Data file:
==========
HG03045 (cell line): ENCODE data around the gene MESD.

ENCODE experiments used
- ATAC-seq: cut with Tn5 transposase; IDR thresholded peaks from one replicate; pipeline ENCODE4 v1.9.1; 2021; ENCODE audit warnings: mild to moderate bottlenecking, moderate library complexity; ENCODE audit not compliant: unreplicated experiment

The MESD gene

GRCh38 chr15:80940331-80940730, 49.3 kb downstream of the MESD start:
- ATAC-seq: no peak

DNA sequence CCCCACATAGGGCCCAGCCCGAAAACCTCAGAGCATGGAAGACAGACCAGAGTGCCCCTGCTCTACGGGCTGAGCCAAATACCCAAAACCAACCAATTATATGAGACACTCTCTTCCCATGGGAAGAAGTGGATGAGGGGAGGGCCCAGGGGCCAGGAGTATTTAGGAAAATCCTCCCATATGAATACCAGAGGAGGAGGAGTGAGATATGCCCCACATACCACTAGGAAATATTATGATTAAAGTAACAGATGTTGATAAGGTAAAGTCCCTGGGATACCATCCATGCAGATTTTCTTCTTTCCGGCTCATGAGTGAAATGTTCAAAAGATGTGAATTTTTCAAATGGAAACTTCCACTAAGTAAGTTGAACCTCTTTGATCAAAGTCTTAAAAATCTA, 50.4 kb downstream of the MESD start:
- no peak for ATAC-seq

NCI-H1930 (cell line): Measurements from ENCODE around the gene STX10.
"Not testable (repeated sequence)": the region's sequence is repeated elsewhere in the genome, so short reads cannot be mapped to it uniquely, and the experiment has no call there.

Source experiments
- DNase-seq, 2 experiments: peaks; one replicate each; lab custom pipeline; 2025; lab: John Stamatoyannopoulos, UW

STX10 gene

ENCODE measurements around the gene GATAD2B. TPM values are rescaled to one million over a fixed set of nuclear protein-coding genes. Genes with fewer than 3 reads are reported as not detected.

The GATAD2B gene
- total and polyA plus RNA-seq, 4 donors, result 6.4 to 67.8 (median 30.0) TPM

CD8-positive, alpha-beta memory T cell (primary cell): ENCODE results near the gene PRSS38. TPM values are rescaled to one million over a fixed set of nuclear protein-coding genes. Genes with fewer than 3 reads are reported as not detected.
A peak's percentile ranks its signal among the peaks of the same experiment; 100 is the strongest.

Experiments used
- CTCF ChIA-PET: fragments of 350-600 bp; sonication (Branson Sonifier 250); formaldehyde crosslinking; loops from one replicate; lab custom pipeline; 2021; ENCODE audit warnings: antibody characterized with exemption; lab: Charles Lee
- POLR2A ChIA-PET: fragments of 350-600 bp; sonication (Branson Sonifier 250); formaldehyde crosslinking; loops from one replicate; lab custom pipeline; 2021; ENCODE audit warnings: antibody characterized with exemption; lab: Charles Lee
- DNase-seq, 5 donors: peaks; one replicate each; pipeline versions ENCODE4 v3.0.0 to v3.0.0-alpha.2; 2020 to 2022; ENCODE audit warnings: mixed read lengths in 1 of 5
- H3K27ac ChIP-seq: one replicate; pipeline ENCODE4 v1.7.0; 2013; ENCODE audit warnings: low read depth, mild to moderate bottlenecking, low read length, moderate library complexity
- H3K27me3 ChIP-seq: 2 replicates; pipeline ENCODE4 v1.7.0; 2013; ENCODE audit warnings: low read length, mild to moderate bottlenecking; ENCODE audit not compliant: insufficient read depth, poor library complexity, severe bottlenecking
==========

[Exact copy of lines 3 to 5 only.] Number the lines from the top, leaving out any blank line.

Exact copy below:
- ATAC-seq: cut with Tn5 transposase; IDR thresholded peaks from one replicate; pipeline ENCODE4 v1.9.1; 2021; ENCODE audit warnings: mild to moderate bottlenecking, moderate library complexity; ENCODE audit not compliant: unreplicated experiment

The MESD gene

GRCh38 chr15:80940331-80940730, 49.3 kb downstream of the MESD start: